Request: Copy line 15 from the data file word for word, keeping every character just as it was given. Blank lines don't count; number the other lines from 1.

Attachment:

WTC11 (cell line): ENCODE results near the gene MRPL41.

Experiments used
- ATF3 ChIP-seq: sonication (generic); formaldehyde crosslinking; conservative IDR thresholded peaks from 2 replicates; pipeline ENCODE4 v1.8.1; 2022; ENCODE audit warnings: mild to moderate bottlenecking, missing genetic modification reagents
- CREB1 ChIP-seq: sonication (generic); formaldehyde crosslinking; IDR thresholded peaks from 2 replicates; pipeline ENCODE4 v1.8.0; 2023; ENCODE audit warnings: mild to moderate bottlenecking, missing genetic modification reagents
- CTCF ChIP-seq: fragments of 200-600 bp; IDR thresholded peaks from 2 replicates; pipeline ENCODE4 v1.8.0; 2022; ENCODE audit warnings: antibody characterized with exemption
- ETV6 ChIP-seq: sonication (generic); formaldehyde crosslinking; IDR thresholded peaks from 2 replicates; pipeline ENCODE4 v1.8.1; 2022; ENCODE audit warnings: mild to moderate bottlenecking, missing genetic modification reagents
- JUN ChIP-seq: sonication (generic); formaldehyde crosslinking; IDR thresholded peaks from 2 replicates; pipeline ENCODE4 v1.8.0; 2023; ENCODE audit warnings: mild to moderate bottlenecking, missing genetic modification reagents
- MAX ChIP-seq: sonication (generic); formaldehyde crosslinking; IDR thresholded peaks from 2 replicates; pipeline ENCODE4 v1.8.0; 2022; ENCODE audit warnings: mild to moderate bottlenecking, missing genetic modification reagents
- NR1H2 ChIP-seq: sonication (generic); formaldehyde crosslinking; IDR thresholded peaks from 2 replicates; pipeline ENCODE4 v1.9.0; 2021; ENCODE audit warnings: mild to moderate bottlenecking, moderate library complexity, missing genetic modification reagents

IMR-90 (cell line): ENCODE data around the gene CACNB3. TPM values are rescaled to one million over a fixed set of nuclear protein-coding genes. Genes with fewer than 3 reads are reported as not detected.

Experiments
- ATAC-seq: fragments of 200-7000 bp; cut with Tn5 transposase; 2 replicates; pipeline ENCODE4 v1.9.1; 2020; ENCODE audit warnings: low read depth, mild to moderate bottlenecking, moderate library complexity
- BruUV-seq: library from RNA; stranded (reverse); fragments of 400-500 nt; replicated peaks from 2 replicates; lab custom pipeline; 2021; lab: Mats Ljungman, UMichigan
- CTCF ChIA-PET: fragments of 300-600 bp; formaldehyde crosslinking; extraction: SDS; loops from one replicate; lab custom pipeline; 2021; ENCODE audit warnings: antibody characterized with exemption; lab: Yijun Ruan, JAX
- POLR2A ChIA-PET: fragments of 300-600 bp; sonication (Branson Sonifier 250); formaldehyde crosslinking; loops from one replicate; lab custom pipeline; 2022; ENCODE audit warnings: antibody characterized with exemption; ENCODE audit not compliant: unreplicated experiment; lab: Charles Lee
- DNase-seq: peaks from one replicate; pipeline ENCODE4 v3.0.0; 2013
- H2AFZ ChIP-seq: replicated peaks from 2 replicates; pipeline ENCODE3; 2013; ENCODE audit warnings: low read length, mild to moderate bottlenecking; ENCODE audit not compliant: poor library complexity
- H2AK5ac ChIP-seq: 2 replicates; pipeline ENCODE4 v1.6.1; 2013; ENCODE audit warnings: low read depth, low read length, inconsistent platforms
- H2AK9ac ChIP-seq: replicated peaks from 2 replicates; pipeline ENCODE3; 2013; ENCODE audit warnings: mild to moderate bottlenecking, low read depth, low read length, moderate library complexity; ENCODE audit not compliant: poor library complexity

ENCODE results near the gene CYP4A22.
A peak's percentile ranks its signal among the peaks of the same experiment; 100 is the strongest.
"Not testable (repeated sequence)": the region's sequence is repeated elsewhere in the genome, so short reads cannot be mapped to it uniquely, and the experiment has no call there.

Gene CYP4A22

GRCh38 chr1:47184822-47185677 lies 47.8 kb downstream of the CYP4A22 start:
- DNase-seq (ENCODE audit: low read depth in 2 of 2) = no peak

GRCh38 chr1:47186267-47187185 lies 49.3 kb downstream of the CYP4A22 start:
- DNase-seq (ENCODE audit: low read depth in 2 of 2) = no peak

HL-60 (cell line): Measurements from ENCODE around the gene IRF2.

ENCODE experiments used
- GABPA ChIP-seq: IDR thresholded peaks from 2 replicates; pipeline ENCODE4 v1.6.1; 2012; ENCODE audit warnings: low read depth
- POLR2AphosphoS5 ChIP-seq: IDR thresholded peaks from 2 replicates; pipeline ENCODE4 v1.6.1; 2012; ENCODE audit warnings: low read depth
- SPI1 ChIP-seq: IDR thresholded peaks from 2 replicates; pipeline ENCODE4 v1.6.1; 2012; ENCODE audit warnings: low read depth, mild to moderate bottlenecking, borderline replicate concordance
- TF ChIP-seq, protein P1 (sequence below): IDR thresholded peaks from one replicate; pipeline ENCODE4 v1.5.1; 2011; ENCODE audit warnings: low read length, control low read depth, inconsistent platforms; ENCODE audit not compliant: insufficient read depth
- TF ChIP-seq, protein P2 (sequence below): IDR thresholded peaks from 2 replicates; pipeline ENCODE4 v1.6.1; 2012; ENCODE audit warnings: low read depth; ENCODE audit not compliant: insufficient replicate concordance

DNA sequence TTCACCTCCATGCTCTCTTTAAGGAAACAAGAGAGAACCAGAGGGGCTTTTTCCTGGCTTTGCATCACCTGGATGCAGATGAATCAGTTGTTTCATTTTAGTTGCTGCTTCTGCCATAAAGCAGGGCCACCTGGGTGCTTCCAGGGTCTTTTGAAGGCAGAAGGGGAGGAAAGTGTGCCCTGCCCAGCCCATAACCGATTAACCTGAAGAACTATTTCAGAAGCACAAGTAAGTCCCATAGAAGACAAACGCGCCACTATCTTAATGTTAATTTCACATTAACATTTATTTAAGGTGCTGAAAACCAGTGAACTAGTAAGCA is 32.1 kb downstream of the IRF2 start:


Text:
- POLR2A ChIA-PET: fragments of 300-600 bp; sonication (Branson Sonifier 250); formaldehyde crosslinking; loops from one replicate; lab custom pipeline; 2022; ENCODE audit warnings: antibody characterized with exemption; ENCODE audit not compliant: unreplicated experiment; lab: Charles Lee